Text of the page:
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PAC report on Regulating Consumer Credit

Jackie Doyle-Price says Regulators have failed to use their powers to control Payday Lenders.

Jackie Doyle-Price a member of the Public Accounts committee has commented on the release of the Committee’s report on Regulating Consumer Credit.  She said “The expansion of high cost credit in the form of payday loans has fuelled toxic levels of debt on the part of consumers leading to demands for more regulatory powers.

What our report shows is that the regulator has failed to use the powers at its disposal to curb the unacceptable practices shown by some payday lenders.  Lack of affordability assessments, aggressive use of rollover loans and default charges, can see consumers finding themselves racking up high debts over a short period.  The regulator has responsible lending rules and the power to take action under unfair contract terms and has failed to do so.  I want to see the FCA become much more interventionist in this area as it takes responsibility from the OFT.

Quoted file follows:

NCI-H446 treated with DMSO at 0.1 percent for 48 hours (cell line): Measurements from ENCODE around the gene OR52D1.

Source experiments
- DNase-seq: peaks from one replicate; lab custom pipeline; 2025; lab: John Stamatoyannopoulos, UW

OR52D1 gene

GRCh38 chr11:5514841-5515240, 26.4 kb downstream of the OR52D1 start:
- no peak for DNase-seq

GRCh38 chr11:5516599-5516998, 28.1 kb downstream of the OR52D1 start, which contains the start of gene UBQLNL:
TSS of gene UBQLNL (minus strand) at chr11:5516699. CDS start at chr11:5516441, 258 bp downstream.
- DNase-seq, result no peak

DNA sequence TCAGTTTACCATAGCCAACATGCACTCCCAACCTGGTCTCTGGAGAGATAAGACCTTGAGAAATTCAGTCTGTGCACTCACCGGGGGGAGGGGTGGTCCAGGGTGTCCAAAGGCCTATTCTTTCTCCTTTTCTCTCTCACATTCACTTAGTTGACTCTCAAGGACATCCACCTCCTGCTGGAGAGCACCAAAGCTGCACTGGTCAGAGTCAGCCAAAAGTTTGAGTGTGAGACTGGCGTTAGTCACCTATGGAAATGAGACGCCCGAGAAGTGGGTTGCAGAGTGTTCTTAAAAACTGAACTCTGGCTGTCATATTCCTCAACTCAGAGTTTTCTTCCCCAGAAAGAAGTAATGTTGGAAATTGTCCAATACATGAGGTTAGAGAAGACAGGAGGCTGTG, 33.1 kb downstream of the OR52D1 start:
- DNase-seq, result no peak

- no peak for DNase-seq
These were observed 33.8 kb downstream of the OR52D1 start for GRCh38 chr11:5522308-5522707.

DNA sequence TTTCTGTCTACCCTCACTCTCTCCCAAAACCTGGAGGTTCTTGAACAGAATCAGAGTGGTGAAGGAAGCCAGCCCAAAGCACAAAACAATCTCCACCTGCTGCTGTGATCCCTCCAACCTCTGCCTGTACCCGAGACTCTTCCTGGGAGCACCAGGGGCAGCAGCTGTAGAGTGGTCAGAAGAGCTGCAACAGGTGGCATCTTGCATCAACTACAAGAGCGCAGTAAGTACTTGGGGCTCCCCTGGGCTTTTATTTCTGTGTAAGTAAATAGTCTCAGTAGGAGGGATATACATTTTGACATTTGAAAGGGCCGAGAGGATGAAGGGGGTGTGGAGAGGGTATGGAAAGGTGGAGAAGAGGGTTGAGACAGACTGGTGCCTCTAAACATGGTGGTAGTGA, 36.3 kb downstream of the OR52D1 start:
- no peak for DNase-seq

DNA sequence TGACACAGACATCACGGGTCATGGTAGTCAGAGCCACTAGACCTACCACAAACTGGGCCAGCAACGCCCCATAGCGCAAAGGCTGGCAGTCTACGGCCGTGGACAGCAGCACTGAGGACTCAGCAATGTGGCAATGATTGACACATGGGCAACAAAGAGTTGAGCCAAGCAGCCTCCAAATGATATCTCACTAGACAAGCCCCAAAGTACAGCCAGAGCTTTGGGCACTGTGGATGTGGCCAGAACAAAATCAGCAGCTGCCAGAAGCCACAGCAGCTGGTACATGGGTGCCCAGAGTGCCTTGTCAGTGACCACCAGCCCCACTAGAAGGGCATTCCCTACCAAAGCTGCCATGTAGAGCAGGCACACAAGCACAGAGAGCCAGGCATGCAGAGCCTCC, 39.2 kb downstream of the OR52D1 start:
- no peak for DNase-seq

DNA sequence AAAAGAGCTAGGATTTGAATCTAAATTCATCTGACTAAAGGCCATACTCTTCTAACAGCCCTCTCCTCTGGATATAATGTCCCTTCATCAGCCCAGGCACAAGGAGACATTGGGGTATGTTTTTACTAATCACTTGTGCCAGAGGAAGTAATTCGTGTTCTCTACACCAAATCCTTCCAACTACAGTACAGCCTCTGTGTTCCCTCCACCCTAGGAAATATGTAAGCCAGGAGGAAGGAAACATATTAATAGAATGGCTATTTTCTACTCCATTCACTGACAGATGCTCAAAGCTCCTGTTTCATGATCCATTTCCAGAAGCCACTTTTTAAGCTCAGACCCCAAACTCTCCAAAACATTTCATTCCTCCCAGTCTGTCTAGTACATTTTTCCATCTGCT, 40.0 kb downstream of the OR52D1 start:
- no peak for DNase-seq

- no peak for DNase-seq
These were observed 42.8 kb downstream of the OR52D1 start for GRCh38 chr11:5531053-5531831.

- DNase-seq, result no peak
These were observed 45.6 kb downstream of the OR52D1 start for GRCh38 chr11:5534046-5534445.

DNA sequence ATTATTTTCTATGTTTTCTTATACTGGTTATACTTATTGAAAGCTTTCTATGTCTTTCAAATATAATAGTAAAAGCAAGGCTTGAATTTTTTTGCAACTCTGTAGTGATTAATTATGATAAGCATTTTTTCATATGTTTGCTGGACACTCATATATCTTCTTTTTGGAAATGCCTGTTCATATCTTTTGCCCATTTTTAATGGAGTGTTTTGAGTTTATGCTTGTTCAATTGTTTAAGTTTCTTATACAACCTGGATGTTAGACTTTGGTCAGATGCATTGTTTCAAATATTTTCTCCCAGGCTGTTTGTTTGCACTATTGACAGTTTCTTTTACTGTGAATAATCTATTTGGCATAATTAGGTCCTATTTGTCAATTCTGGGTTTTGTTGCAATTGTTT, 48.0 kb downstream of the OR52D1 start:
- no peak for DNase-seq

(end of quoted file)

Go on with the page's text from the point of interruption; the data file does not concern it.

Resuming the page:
But MPs should be wary of calling for caps on the cost of credit.  What is important is that customers know up front how much they are paying.  We would like to see the misleading APR rules ditched and replaced by a legally required statement of the Total Amount Repayable in cash.”


MPs have been drawn to caps as a regulatory tool to tackle the high APRs which exist in the sector.  But APRs are meaningless as the loan is not extended for a year.  Neither would caps tackle the excessive default fees which are the prime cause of detriment.  For example, one payday lender would charge £25 for each reminder when a customer defaults.  When the lender is sending a reminder on the first, third, fifth and seventh day of default and charging £50 for the reminder sent on the 10th day, we can see how debt gets out of control.  The reality is that the regulator could deal with this already using its powers to take action against unfair contract terms.


Furthermore MPs need to understand that customers are only accessing credit in this way because they cannot get it from anywhere else.  Mainstream lenders are not interested in providing small loans for short periods.  But if regulation makes this business uneconomic, this source of credit will be reduced and vulnerable people may well find that their only source of credit is the real loan shark.  Far from protecting consumers, caps may leave them at the mercy of some very unpleasant people.”

 

 

 

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